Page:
Once debugging is enabled the list of available actions on the virtual machine will include Attach Debugger. Clicking on Attach Debugger will bring up the Attach to Process dialog that lists out all the processes running on the virtual machine. Select the process you want to debug and click the Attach button to attach the debugger. For example to remote debug a web application running on a virtual machine you can attach to the w3wp.exe process.
Azure Resource Manager Tools
Azure Resource Manager Tools have a number of improvements for working with automation and new subscription types in Azure. PowerShell Tools for Visual Studio are now included in Visual Studio 2015 making it easier to work with the PowerShell scripts used to deploy the Azure Resource Manager templates.
With the introduction of Roles Based Access Control and new subscription types such as DreamSpark and Cloud Solution Providers the tools now support all subscription types and access types within the Azure Resource Manager platform.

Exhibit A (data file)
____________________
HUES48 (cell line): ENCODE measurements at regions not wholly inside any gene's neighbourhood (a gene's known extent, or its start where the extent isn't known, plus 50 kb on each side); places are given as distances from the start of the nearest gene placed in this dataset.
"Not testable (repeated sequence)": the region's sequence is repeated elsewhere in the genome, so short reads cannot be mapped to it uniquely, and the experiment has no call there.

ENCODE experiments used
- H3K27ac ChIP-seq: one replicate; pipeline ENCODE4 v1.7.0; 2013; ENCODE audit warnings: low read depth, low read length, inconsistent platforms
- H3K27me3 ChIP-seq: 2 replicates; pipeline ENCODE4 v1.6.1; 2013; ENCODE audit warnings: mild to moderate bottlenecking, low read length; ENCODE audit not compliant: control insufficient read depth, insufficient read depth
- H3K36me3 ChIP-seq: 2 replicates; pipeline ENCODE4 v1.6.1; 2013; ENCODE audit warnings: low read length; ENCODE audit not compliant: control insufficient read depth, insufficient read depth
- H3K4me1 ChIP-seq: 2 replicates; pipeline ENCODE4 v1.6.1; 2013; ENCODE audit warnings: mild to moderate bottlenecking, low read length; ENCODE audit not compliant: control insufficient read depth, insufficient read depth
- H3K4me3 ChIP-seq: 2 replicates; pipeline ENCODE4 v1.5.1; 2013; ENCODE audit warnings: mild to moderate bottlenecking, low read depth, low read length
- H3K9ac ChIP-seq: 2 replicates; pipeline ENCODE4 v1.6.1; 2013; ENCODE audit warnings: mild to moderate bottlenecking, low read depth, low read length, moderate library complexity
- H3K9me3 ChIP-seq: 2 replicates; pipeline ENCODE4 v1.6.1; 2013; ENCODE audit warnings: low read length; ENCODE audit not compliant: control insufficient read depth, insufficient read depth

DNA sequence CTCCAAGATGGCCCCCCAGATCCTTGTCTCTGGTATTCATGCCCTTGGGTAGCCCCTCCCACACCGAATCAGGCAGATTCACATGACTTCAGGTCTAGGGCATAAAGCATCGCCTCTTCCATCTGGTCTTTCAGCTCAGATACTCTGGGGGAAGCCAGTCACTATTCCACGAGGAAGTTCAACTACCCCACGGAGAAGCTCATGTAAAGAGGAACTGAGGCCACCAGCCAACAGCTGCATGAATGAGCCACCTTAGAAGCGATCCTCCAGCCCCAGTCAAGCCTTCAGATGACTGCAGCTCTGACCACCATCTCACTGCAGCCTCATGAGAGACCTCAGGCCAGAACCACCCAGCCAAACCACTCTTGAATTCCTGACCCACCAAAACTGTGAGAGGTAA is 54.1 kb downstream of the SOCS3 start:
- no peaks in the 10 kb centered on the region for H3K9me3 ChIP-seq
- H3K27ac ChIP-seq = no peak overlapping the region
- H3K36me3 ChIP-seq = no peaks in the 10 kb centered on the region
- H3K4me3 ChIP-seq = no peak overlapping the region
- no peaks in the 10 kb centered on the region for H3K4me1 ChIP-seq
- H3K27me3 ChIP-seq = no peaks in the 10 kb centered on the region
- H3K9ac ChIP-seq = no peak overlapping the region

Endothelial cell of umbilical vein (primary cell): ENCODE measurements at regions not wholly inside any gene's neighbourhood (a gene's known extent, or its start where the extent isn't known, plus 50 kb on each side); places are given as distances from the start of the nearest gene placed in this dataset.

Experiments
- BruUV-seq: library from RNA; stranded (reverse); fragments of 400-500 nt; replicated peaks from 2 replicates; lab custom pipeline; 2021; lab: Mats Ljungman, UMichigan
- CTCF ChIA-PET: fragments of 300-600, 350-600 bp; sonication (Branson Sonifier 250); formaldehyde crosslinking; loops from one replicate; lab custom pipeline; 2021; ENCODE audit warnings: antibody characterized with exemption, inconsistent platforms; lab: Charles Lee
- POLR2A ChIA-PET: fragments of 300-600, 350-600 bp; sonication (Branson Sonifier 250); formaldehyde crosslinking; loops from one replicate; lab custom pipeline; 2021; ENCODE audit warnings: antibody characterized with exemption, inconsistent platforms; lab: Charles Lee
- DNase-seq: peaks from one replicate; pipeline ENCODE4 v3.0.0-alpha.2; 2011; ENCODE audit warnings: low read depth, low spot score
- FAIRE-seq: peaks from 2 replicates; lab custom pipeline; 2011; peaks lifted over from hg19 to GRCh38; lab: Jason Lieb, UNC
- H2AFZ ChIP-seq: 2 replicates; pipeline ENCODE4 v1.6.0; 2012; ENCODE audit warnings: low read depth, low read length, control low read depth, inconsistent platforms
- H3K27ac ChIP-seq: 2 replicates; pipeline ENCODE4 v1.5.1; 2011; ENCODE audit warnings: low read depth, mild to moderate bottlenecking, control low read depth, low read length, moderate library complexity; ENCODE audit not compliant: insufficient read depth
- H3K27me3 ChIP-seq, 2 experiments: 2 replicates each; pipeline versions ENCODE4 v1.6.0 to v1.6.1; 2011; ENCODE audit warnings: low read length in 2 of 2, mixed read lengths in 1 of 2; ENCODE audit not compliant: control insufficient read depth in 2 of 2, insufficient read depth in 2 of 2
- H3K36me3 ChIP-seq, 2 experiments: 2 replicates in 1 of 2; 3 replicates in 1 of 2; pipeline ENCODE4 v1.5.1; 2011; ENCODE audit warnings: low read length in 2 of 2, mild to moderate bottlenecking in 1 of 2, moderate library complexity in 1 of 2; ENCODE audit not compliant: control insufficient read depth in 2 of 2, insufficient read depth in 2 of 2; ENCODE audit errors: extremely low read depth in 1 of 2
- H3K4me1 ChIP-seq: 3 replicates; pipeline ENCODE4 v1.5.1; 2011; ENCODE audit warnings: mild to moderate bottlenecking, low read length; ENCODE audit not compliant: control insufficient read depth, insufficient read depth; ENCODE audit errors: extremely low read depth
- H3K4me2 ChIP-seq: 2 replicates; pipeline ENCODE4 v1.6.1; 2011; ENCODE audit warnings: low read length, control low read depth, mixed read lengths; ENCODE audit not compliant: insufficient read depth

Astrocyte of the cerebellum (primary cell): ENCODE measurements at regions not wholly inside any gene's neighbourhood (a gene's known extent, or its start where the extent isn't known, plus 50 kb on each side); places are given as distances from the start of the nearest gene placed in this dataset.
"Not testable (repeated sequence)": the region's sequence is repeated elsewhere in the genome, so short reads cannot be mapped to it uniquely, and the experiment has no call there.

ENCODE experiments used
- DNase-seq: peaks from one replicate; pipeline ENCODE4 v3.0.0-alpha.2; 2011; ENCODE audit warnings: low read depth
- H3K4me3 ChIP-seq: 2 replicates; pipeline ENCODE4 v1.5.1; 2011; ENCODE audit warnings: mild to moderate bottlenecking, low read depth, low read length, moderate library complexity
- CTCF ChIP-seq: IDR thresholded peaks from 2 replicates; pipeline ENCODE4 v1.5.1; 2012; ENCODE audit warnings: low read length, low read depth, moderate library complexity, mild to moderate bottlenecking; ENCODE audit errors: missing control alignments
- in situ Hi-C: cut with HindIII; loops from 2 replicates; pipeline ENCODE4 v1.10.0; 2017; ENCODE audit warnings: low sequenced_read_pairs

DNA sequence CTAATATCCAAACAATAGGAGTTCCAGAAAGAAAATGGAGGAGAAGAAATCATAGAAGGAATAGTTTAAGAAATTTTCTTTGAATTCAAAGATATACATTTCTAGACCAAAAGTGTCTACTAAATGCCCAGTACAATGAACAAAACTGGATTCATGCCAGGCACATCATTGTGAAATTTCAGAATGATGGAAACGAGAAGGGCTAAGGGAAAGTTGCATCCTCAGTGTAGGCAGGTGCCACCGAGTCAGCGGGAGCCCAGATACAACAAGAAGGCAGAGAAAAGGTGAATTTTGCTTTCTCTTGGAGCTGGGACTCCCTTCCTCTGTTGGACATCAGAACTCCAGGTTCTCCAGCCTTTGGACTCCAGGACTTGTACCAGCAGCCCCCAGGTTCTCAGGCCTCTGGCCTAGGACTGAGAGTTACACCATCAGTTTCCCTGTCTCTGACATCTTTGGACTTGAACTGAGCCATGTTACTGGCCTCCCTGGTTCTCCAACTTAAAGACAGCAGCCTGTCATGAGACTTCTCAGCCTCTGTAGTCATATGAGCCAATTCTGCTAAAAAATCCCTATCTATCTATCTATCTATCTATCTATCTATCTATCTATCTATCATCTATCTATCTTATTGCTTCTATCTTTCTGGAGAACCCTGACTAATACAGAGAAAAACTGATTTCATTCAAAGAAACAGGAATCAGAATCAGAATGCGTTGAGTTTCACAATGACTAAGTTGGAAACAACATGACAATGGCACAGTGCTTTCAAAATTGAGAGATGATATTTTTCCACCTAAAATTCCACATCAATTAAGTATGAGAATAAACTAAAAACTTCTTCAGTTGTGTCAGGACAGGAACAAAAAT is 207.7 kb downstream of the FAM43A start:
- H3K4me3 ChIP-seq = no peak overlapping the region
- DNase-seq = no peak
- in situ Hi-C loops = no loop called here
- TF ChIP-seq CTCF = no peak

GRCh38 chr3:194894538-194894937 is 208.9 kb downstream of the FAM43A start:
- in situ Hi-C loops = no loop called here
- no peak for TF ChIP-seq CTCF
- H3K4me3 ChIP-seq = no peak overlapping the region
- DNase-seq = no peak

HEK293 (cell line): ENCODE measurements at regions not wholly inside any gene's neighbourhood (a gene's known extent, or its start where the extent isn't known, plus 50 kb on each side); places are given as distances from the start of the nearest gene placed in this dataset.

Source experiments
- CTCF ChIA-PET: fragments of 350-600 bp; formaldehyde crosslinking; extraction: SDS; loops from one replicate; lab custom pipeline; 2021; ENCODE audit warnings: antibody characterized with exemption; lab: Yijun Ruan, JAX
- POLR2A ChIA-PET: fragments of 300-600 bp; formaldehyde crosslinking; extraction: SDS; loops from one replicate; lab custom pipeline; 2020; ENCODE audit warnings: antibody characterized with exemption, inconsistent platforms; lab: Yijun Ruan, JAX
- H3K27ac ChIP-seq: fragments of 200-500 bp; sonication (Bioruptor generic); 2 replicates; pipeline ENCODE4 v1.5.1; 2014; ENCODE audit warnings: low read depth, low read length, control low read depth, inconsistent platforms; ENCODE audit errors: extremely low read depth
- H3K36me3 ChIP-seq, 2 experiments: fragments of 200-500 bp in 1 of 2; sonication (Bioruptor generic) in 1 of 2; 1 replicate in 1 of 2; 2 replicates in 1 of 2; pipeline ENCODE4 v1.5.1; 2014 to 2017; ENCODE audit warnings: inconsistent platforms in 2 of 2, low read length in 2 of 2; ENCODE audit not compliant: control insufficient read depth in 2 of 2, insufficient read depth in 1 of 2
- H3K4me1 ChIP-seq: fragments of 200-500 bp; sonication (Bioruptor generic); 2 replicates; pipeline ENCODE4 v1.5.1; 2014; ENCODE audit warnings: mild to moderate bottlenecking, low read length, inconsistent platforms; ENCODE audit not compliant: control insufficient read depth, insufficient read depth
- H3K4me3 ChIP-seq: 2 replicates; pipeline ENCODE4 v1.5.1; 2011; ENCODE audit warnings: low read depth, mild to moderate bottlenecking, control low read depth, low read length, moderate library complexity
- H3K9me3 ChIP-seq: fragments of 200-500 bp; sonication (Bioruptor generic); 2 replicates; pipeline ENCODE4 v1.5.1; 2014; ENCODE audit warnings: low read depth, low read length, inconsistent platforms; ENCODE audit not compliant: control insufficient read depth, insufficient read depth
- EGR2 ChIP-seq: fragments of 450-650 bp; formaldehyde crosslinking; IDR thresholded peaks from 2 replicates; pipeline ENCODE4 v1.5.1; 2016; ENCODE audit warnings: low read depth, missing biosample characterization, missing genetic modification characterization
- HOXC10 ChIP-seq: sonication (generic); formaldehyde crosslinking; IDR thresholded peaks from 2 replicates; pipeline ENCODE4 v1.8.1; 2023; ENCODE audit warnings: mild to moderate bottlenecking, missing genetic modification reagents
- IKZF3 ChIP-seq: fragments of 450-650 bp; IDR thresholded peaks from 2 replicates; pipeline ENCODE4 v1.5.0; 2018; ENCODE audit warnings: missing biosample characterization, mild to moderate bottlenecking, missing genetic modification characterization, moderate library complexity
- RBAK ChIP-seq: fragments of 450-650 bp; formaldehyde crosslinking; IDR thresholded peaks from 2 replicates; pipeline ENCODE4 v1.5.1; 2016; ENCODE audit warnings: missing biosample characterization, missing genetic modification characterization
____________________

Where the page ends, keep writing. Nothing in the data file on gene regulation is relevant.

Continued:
Also new with these changes are the ability to use new storage accounts, in addition to classic storage for storing artifacts during deployment. If you have an existing Azure Resource Group deployment project from a previous version of the SDK, you will be prompted to upgrade your PowerShell script only if needed to support this new functionality. You can also continue to use existing projects and artifacts whether you need these new abilities or not.
Additional changes have been made to the PowerShell script used for deployment, along with changes to the .targets file that make setting up automated builds in Visual Studio Online even easier by leveraging shared environment variables and targets in the Azure PowerShell task. If you want to use those changes with a previous version of the Azure Resource Group project you can simply copy files to your solution and use them in the 2.7 SDK.
Finally, along with the General Availability of Azure Virtual Machines in Azure Resource Manager there are simplifications made to the VM templates made available when creating and editing an Azure Resource Group Project.
Azure App Service Tooling Improvements